For some reason, the team goes on a run when Schwarber is put into the leadoff spot. There is no real rhyme or reason for it....if you continue to think of the leadoff hitter the same way you did in 1987. Now that we are engaged in the enlightened age of baseball, we know that a leadoff hitter should be getting on base as much as possible regardless of his speed (or in Schwarber’s case, the lack thereof). Leadoff hitters should no longer be pigeonholed as the speedy little guy who can steal a ton of bases. It’s a great asset to have, speed, when you consider the new rules that have been put in place this season, but in order to use that speed, one needs to get on base. Kyle Schwarber does this with aplomb.

The numbers show that they are a better team with him in the leadoff spot. This year, the team tried using their shiny new toy in the leadoff spot, penciling in Trea Turner to the spot in ten of the first eleven games.

The team hit well, hitting a combined .288/.338/.469, but also only went 4-7.

From April 12 to June 1, they went between some combination of Turner, Schwarber and Bryson Stott in the leadoff spot, trying anything they could do find a solution to the top spot in the order. The team did not hit as well, posting a .244/.311/.392 line and also didn’t win, generating a 21-24 record in that time period. So they did the thing they did last year and put Schwarber in the leadoff spot and, well, they started winning.

Since Schwarber has been put into the leadoff spot, the team has started winning a lot, going 43-26 (through Monday’s game) during that time and hitting at a solid .265/.332/.445 clip. Is it a coincidence that it happened again? After all, the team went on their run last year when Schwarber was put into the leadoff spot and it seems to have happened again this year. There are, of course, a lot of other factors in this run. Among them:

  • the starters getting their footing
  • the bullpen becoming a force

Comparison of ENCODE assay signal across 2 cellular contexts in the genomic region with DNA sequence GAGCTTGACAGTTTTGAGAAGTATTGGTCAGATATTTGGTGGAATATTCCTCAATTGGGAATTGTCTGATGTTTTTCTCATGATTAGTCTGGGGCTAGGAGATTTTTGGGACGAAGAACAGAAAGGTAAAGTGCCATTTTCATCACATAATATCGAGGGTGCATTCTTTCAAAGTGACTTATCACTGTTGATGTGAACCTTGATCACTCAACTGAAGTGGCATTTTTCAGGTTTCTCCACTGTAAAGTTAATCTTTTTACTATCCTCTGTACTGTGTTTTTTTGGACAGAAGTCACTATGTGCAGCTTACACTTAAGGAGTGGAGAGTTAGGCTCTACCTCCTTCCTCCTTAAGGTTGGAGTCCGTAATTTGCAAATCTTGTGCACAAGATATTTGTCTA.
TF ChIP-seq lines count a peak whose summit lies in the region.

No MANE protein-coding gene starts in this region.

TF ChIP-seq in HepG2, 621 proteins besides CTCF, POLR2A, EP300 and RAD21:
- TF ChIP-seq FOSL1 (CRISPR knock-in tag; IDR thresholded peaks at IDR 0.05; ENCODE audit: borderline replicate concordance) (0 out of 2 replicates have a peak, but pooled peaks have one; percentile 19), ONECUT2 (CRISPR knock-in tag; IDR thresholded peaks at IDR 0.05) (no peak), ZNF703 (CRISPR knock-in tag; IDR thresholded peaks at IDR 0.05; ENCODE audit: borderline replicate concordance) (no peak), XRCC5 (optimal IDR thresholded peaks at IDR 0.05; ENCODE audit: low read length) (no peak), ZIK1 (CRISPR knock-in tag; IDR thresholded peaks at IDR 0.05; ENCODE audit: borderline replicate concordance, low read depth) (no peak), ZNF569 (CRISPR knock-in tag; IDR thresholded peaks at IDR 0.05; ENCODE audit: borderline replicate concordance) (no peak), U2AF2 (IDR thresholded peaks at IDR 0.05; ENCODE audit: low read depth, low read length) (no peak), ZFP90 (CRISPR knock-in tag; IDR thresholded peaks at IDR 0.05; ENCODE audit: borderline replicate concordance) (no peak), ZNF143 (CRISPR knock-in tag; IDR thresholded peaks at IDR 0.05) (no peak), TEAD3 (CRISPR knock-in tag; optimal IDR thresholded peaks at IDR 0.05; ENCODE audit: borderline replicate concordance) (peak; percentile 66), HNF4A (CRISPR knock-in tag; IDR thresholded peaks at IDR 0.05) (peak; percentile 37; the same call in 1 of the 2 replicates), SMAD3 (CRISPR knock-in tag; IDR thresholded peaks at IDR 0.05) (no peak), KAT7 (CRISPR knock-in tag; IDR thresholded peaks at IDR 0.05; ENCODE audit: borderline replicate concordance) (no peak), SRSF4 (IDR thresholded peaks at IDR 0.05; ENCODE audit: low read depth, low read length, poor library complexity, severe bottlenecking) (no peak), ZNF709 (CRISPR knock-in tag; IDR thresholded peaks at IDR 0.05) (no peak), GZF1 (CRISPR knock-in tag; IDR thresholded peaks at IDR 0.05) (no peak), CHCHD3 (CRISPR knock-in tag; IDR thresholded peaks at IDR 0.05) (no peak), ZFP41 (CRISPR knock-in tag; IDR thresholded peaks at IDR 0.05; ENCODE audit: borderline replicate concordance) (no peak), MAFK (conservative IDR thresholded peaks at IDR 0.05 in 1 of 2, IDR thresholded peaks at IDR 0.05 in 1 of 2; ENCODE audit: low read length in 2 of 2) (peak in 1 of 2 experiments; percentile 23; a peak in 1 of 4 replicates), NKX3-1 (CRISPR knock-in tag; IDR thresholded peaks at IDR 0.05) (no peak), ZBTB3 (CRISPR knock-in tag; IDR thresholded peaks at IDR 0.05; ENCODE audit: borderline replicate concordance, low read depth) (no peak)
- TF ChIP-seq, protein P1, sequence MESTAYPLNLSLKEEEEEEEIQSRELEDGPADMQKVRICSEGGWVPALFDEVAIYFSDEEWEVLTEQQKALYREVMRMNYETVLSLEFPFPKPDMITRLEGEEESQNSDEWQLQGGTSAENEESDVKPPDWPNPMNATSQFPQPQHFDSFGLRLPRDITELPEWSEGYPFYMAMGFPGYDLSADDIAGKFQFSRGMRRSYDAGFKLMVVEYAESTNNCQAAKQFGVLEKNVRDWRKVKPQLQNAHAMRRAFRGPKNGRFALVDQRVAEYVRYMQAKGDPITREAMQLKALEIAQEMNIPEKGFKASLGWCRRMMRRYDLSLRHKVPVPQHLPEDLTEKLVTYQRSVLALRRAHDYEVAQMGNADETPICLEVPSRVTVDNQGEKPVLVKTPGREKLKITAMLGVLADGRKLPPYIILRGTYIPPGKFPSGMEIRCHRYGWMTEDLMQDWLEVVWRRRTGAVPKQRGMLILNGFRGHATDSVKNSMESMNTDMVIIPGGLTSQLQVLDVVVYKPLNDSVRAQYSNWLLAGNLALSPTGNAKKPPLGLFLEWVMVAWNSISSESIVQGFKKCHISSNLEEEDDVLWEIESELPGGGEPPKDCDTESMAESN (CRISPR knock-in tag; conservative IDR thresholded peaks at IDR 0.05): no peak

• other hitters upping their game (Bryson Stott, Alec Bohm among them)

Yet it’s almost impossible to ignore the fact that once again, the team took off into a playoff position once Schwarber was put atop the lineup. Again, I can’t explain it, you can’t but it does seem to be very real.

Are they in the playoff hunt without his and Hoskins’ leadership?

This is one of the more subjective ideas here. Taking Schwarber out of this lineup and it is still a good lineup. Of late, we’ve seen some of the power bats come alive again and produce as expected. But we’ve also seen players disappear for games at a time, going through the slumps that each player goes through in the season. Schwarber is not immune to this as we are painfully aware.

There is something to be said for his leadership capabilities as well. One could make the argument that Schwarber is the unargued leader within the clubhouse even if Hoskins were still present. It’s been mentioned multiple times on broadcasts as well as anecdotally by players and writers alike. Hoskins has been the public face of leadership for a while now thanks to his production and tenure with the team. When he went out for the season, you could almost feel how much it hurt the team to be missing not only what he brings to the field, but also what he brings to the clubhouse. Others have tried to step into that role, Nick Castellanos chief among them, but there still remained Schwarber to help keep things rolling. He’s the one that has played in 126 out of 127 games for the Phillies this year. Being able to ring the bell as often as he does goes a long way with his teammates.

It’s a difficult thing for a voter to quantify this, that extra “X” factor a player brings to the field. Some of the old school voters likely discuss it when trying to decide who to vote for, but the more clinical voters will likely disregard this and just focus on what the player did on the field. With Schwarber, his leadership does play a distinct part of what he brings to the Phillies and shouldn’t be a disqualifying factor.

Listen, I am not here to argue for Kyle Schwarber to win the National League MVP this year. Going by WAR alone, he’s barely a replacement level player. Yet for me, that middle letter on the acronym is where some leeway can be given to how one wants to spend their down ballot votes. Seeing how the team has risen from their early season malaise to get themselves to being the leader of the Wild Card chase can be attributed to a number of factors. Yet it is hard to argue that putting Schwarber atop the lineup, and his subsequent resurgence, hasn’t been one of those factors.

Are there other Phillies deserving of this down ballot votes? Of course! Should a voter decide that the season long development of Bryson Stott, the bounceback year of Nick Castellanos or even the return of Bryce Harper are more deserving of that coveted 10th place vote over Schwarber, I wouldn’t be one to argue with it. But if you look at the voting results in November and see that someone has tossed the left fielder a single ninth or tenth place tally, it also wouldn’t surprise me. It’s happened before and might again.